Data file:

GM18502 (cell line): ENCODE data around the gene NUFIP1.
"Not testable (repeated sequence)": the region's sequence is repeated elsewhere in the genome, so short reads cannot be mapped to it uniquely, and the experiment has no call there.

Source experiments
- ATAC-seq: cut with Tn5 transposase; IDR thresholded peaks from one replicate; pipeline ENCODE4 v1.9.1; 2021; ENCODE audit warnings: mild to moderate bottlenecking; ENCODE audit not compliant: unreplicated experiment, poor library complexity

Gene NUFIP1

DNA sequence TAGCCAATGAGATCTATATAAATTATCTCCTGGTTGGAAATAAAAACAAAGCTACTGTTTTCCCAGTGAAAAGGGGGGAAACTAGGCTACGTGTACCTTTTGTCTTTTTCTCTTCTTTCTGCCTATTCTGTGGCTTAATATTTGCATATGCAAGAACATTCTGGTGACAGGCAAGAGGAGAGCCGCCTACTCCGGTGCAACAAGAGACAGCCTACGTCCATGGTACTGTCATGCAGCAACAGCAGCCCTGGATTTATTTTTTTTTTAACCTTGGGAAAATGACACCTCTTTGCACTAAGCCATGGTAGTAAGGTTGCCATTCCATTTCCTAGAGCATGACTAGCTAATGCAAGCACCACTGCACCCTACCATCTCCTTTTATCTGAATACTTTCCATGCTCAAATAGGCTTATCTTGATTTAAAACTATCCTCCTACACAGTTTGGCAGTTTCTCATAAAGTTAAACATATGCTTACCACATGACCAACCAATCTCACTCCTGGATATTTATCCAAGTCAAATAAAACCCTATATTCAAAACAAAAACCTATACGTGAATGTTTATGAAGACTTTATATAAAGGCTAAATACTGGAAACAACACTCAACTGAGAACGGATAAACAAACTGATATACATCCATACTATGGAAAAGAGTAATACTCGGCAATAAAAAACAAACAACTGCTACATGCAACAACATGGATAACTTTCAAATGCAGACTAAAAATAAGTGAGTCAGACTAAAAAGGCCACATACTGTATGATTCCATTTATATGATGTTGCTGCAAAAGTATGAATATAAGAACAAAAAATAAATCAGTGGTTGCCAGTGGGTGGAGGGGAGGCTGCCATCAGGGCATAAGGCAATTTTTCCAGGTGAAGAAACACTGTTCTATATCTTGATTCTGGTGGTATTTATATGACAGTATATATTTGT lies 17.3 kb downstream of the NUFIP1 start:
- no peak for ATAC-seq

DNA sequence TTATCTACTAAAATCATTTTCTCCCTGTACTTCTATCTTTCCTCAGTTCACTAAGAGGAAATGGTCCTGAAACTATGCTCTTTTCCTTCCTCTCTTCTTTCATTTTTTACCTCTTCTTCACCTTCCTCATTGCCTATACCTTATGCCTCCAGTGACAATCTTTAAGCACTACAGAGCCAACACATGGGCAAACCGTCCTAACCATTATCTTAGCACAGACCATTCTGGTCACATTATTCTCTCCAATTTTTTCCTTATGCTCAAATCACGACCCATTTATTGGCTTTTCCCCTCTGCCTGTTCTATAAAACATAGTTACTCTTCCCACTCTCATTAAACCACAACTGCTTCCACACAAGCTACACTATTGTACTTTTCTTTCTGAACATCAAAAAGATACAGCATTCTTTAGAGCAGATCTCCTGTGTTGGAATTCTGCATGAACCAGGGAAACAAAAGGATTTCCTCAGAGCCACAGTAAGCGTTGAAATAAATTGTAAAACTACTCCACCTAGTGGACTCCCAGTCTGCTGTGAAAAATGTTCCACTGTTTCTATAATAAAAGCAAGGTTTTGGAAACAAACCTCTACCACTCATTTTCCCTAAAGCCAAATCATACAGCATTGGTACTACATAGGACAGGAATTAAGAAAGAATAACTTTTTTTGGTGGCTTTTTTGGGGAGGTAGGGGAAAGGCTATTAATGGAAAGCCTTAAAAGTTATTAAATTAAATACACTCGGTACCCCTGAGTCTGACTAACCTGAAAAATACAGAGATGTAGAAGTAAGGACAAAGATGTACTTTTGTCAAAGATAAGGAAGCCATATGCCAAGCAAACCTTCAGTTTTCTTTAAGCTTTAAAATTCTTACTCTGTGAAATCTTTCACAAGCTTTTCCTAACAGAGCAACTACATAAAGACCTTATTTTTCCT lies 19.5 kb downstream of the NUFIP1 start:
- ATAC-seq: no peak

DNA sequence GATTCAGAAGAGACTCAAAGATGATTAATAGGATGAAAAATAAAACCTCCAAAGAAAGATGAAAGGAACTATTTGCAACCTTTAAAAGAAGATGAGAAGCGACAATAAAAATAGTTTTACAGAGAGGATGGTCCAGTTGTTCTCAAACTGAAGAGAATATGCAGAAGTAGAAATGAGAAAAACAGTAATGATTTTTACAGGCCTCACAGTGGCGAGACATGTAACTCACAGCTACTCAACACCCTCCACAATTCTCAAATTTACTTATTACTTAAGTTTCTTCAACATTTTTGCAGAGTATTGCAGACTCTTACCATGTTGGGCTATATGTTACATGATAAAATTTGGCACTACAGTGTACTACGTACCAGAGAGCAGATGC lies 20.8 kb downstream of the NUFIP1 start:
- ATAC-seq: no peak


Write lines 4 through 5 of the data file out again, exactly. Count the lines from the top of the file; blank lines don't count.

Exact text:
- ATAC-seq: cut with Tn5 transposase; IDR thresholded peaks from one replicate; pipeline ENCODE4 v1.9.1; 2021; ENCODE audit warnings: mild to moderate bottlenecking; ENCODE audit not compliant: unreplicated experiment, poor library complexity

Gene NUFIP1